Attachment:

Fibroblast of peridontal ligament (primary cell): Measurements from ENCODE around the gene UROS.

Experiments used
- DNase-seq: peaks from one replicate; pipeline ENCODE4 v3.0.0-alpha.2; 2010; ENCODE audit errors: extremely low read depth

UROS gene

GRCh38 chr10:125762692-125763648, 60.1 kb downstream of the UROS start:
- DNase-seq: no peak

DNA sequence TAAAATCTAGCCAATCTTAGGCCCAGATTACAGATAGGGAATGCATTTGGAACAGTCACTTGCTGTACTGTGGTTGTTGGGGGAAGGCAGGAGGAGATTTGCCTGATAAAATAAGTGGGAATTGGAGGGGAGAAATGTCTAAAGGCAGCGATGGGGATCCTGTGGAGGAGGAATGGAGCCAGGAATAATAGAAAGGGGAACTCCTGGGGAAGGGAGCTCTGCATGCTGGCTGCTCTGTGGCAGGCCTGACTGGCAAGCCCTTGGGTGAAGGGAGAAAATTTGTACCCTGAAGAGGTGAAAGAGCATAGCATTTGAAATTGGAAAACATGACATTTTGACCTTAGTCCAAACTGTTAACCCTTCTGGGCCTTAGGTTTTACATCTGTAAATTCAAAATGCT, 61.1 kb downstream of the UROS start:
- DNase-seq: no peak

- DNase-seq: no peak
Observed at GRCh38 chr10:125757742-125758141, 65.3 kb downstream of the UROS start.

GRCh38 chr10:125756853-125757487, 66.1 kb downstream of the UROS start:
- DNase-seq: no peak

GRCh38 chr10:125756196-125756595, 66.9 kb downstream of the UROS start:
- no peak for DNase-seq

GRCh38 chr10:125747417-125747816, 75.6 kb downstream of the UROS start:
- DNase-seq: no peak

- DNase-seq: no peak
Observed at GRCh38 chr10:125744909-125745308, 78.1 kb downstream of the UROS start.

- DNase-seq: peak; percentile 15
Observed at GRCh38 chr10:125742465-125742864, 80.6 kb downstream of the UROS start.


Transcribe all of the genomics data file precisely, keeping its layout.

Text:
Fibroblast of peridontal ligament (primary cell): Measurements from ENCODE around the gene UROS.

Experiments used
- DNase-seq: peaks from one replicate; pipeline ENCODE4 v3.0.0-alpha.2; 2010; ENCODE audit errors: extremely low read depth

UROS gene

GRCh38 chr10:125762692-125763648, 60.1 kb downstream of the UROS start:
- DNase-seq: no peak

DNA sequence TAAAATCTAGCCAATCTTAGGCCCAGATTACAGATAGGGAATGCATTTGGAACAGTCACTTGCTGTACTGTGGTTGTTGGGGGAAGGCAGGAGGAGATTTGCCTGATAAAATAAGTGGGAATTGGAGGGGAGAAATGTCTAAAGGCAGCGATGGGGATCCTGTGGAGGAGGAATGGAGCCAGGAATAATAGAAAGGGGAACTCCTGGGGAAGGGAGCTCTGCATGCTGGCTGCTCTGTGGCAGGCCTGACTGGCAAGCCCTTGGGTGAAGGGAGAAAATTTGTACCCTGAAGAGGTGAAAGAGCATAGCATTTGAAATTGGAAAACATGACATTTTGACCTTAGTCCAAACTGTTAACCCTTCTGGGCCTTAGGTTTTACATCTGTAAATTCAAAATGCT, 61.1 kb downstream of the UROS start:
- DNase-seq: no peak

- DNase-seq: no peak
Observed at GRCh38 chr10:125757742-125758141, 65.3 kb downstream of the UROS start.

GRCh38 chr10:125756853-125757487, 66.1 kb downstream of the UROS start:
- DNase-seq: no peak

GRCh38 chr10:125756196-125756595, 66.9 kb downstream of the UROS start:
- no peak for DNase-seq

GRCh38 chr10:125747417-125747816, 75.6 kb downstream of the UROS start:
- DNase-seq: no peak

- DNase-seq: no peak
Observed at GRCh38 chr10:125744909-125745308, 78.1 kb downstream of the UROS start.

- DNase-seq: peak; percentile 15
Observed at GRCh38 chr10:125742465-125742864, 80.6 kb downstream of the UROS start.